James River Water Levels

Westham Gauge
Gauge Height: 12.09'
Flow: 42600 cfps

Trail Conditions: Richmond

  • Powhite is usable now! There are about 3 big trees down but the trail is dry.

Todays Tides: Richmond Locks

High Tide: 9:54am
Low Tide: 5:12pm

Twitter Feed @RichmondOutside

Instagram Feed @RichmondOutside

  • Prince Humperdinck isnt the only one who can track this
  • Maggie and Walker are back! Richmonds most famous osprey pair
  • Have you checked out the new RichmondOutside podcast? riversideoutfittersrva owner
  • Really great day working with tons of volunteers clearing Evergreen
  • Cool newish sign at the north entrance to the Belle
  • New hardware atop Belle Isle will at least make it
  • Ralph White minced no words when it came to jrps
  • Friend of the program rvatrees gets ready to climb a
  • Saw evidence of the growing controversy surrounding laruspark on a
  • The pawpaws are in along buttermilktrail They should ripen in
  • If you dont follow jamesriverpark you should The incomparable sandysdad
  • Wish I could have gotten closer to this fella to
  • Riding the wissahickon in philly is a blast every time
  • The richmondoutside road trip arrived on the potomacriver in time

Can an edible water bottle save the planet?

Scientists in London have unveiled a potentially game-changing invention in the form of a new edible water bottle. Led by Rodrigo García González (the inventor of the Hop! robo-suitcase), the team from Imperial College London believe they have found an alternative, known as Ooho, to the nearly 50 billion plastic bottles Americans use each year.

The process actually begins with the contents of the “bottle,” frozen in a sphere. That sphere is then dipped in a calcium chloride solution, which forms a gelatinous membrane around the frozen fluid not unlike the skin of an orange. The “bottle” is then dipped in a solution of brown algae extract to reinforce the structure. “The main point in manipulating the water as solid ice during the encapsulation is to make it possible to get bigger spheres and allow the calcium and algae to stay exclusively in the membrane,” González told Smithsonian Magazine.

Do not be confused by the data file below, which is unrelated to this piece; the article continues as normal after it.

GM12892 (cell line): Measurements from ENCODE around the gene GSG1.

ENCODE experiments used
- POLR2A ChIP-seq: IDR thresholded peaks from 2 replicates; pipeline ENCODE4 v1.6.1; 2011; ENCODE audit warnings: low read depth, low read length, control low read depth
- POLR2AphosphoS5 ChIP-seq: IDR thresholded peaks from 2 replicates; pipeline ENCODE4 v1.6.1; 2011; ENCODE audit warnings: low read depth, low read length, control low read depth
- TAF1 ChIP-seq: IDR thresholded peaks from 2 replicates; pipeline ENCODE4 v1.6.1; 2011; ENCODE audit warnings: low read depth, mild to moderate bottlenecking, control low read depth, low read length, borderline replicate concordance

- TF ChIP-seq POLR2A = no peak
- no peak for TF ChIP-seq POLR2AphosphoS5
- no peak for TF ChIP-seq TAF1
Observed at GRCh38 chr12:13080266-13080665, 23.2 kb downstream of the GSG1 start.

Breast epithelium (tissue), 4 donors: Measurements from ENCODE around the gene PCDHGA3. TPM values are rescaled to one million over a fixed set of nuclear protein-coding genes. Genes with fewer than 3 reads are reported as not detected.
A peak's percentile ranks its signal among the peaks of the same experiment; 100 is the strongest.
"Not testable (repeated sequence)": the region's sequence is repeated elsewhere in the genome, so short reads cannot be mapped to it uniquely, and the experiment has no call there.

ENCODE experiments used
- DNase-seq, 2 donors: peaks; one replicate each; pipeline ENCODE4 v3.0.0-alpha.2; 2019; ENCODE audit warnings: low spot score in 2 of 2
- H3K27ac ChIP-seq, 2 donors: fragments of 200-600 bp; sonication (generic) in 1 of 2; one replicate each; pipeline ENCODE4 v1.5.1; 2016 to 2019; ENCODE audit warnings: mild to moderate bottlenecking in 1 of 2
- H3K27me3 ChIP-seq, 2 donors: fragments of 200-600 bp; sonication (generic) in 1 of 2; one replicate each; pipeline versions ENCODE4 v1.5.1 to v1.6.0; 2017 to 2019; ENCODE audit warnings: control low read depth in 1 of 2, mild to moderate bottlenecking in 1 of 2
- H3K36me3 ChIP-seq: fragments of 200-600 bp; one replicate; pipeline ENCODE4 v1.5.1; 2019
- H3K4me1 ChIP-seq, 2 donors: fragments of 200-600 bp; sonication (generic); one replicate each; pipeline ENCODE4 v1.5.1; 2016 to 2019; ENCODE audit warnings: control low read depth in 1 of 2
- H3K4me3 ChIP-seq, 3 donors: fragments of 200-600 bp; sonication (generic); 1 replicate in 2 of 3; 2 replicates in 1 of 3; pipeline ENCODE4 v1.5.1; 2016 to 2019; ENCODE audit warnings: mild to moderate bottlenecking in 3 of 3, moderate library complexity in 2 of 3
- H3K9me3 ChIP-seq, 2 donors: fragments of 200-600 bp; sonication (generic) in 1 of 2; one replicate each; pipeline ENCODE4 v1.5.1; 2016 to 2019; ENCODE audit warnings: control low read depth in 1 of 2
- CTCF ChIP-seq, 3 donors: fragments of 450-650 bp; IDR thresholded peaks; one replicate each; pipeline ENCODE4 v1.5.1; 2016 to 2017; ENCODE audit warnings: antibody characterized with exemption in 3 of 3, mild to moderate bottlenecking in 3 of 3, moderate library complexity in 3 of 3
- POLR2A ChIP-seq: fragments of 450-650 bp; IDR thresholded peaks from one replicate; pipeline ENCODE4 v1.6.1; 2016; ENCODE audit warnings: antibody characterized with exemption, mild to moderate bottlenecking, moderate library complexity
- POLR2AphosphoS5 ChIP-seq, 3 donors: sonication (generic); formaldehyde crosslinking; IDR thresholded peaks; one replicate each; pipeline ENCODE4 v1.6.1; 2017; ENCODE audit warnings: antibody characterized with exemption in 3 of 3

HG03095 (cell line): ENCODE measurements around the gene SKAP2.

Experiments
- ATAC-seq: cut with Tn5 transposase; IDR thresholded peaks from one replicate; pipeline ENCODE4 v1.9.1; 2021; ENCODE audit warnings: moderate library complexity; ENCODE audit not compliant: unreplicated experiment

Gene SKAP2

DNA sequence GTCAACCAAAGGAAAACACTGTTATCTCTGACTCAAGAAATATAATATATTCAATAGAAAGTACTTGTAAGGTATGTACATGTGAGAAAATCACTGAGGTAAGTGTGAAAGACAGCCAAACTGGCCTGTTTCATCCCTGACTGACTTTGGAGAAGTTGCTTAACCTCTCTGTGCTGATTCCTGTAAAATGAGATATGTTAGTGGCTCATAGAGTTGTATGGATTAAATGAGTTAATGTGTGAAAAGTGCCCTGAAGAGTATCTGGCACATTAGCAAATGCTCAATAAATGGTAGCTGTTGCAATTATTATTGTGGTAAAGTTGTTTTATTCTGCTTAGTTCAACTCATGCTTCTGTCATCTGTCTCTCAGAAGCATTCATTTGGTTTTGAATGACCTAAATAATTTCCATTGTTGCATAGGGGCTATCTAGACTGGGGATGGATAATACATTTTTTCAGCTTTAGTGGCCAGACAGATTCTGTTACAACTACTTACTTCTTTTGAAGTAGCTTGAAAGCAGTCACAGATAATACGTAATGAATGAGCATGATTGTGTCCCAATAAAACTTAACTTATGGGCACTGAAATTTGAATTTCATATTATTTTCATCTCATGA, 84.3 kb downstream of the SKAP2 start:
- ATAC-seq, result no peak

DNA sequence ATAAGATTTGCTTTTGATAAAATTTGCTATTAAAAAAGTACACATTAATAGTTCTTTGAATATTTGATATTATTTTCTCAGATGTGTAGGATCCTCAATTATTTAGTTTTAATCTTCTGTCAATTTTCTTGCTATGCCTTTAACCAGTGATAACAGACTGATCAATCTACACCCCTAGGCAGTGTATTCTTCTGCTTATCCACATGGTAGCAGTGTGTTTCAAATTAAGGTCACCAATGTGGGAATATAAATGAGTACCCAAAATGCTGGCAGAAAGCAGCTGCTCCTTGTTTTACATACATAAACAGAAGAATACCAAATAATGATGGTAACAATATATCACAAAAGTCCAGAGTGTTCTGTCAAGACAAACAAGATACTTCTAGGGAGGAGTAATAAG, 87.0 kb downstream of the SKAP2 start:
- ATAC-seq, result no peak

The result, when all the frozen contents have melted, resembles a jellyfish or clear dumpling. The technique, known as spherification, has a strange history.Originally developed by Unilever as a drug-delivery system in the 1950s, it was transformed into a culinary craze by pioneering Spanish chef Ferran Adrià. Today, it’s used to create everything from fake caviar to the little juice balls in bubble tea. You can even spherify alcohol if you’re so inclined.

González and his team admit there are still a few kinks to work out, like the fact that the container can’t be closed once the membrane is pierced. Testers weren’t crazy about eating the jelly membrane, either. “The jelly texture around [the bottles] is something we are not used to yet. Not all of the reactions were positive,” he says. “Some people say that [the bottles] are like breast implants.”

See for yourself. Would you carry around a few of Oohos if it meant a drastic reduction in the number of plastic bottles polluting our environment?